Fibonacci is Not an Italian Pasta Dish

Over the past few decades, I've investigated and experimented with countless ways to analyze stock charts and pick promising trade candidates. Not every approach found a place in my toolbelt of commonly used techniques.  Elliott Wave never made it. I never got the hang of Point and Figure charts.

Another odd ‘tool' that never quite found a home with me is Fibonacci analysis. I've read all about it over the years. I've been told over and over about Nautilus Shells, its presence all through nature, and the ratio of my hand to my forearm. When applied to stock market analysis, Fibonacci ratios are used to reflect upon the human nature factor in stock movement.

The Golden Ratio, called Phi, is 1.618. If a stock moves from price level ‘A' to ‘B', pulls back a bit, and rebounds, proponents of this theory say a likely price target of the next leg up will be ‘A' * 1.618.

When an advancing stock pauses and retreats slightly, the target pullback levels are .50 of the original move, .618 (One over Phi) of the original move, or .382 of the original move (1 – (1 / Phi)).

For the most part, I don't think about Fibonacci ratios in chart analysis. I eventually focused on identifying the stocks likely being accumulated by institutions. It seemed a better use of my time, and more profitable.

But every now and then I look at a chart and I bring up the Fibonacci tool. It continues to amaze, or perhaps the word is amuse, me at how often a stock pullback ends and the rebound begins right at the .618, .50, or .382 levels.

A strong stock will often pull back to just the 38% level and then rebound. A more volatile, actively traded stock, like many tech stocks, may pull back to the 50% level, but can still be considered a strong stock.

A moderately strong, less volatile  stock may pull back 50% before rebounding. If a stock pulls back 68% or more, then it is a sign of weakness, a stock that isn't yet drawing the attention of the large buyers.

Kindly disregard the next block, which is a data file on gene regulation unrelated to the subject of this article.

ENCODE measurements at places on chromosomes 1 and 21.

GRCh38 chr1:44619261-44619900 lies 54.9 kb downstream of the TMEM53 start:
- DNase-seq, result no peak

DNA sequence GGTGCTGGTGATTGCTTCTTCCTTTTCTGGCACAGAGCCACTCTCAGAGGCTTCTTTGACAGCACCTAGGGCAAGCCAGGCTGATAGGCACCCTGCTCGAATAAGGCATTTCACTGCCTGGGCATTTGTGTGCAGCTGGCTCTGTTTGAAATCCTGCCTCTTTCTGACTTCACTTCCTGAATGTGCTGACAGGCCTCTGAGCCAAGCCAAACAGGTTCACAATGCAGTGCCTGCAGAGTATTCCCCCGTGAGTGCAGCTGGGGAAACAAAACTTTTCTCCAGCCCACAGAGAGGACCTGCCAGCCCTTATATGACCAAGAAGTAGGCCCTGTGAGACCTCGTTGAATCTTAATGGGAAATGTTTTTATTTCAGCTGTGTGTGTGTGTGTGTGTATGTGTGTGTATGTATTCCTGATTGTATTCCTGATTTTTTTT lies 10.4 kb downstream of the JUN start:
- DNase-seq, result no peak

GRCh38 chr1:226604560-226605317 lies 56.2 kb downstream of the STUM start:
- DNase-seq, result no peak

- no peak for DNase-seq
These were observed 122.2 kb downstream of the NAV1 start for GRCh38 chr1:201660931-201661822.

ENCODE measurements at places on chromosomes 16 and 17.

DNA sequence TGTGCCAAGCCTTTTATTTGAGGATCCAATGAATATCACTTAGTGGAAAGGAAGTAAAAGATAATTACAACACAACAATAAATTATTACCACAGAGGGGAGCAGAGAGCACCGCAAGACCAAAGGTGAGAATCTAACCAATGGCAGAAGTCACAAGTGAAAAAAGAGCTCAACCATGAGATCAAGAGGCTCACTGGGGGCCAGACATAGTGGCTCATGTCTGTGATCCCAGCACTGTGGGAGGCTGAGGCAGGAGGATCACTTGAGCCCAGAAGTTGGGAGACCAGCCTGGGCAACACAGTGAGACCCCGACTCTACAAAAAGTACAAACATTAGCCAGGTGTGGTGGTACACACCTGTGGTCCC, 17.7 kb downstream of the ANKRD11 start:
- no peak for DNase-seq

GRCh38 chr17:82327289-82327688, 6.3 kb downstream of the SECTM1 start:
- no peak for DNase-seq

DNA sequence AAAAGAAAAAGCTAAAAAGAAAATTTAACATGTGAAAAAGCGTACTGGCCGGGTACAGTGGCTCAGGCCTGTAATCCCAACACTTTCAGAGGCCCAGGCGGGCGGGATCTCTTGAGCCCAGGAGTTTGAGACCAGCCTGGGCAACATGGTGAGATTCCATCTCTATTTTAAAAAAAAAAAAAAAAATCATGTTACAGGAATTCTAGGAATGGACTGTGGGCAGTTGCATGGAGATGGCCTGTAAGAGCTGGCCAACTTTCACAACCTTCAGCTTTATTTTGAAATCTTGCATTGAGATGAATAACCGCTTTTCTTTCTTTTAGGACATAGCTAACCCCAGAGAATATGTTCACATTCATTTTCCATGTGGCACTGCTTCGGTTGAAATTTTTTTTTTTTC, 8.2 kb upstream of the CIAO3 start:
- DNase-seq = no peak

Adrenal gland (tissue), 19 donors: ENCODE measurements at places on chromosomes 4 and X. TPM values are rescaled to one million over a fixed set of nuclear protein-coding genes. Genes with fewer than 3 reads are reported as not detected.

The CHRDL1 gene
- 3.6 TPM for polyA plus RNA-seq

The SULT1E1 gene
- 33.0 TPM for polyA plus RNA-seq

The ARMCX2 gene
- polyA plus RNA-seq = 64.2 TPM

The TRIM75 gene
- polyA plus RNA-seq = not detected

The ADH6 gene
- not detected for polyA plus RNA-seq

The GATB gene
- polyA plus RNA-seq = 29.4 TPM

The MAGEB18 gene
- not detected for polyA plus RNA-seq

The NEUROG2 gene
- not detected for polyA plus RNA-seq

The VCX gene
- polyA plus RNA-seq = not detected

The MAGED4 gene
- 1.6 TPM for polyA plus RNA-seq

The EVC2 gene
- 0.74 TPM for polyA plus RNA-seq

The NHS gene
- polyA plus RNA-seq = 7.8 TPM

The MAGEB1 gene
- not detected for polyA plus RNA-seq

Looking at some charts this weekend, I got curious with the Fibonacci tool.

GLD, the Gold SPDR ETF, in late June to mid-July, moved up from 115 to 130. Over the following three weeks, GLD fell back to the 123.80 area before rebounding on another leg up. That was right around a 38% pullback. A rebound from that level was an indication of strength.

GLD has since set another short-term high and pulled back again. Note that it pulled back to the 38% level. If GLD extends Friday's up-move, this 38% pullback will suggest GLD's strength is building.

Let's look at a few stocks. McDonalds has taken hits lately. Recently-reported same-store sales were below expectations. But notice the pullback has been to the 50% level, if the current rebound stands. This stock may quickly recover if the overall market shows strength.

Amazon made a nice 3-month move up. It then pulled back, and recently it broke the down-trend as it rebounded upwards. Where did it rebound from? The 50% pullback level.

Fibonacci  levels applied to weekly charts can offer insight into long-term moves.

Apple (APPL), one of the best success stories of the past few years, climbed from 81 to over 700 in less than four years. Concerns over market saturation and competition caused AAPL to retreat over the past year. But with a new product cycle starting (new products will be announced tomorrow), the stock has been rising in anticipation. Note that a double bottom may have been formed, right at the 50% pullback level. AAPL could very well be starting another multi-year climb.

In today's Seasonal Forecaster I cover a very high probability trade on one of the above stocks. This trade should return the full targeted profit even if the stock moves 15% against the direction of the trade, a good trade strategy for these uncertain times.

Of course, there's much more you need to know and many more stocks you can capitalize upon each and every day.  To find out more, type in

By Gregg Harris, MarketTamer Chief Technical Strategist

Copyright (C) 2013 Stock & Options Training LLC

Unless indicated otherwise, at the time of this writing, the author has no positions in any of the above-mentioned securities.

Gregg Harris is the Chief Technical Strategist at with extensive experience in the financial sector.

Gregg started out as an Engineer and brings a rigorous thinking to his financial research. Gregg's passion for finance resulted in the creation of a real-time quote system and his work has been featured nationally in publications, such as the Investment Guide magazine.

As an avid researcher, Gregg concentrates on leveraging what institutional and big money players are doing to move the market and create seasonal trend patterns. Using custom research tools, Gregg identifies stocks that are optimal for stock and options traders to exploit these trends and find the tailwinds that can propel stocks to levels that are hidden to the average trader.

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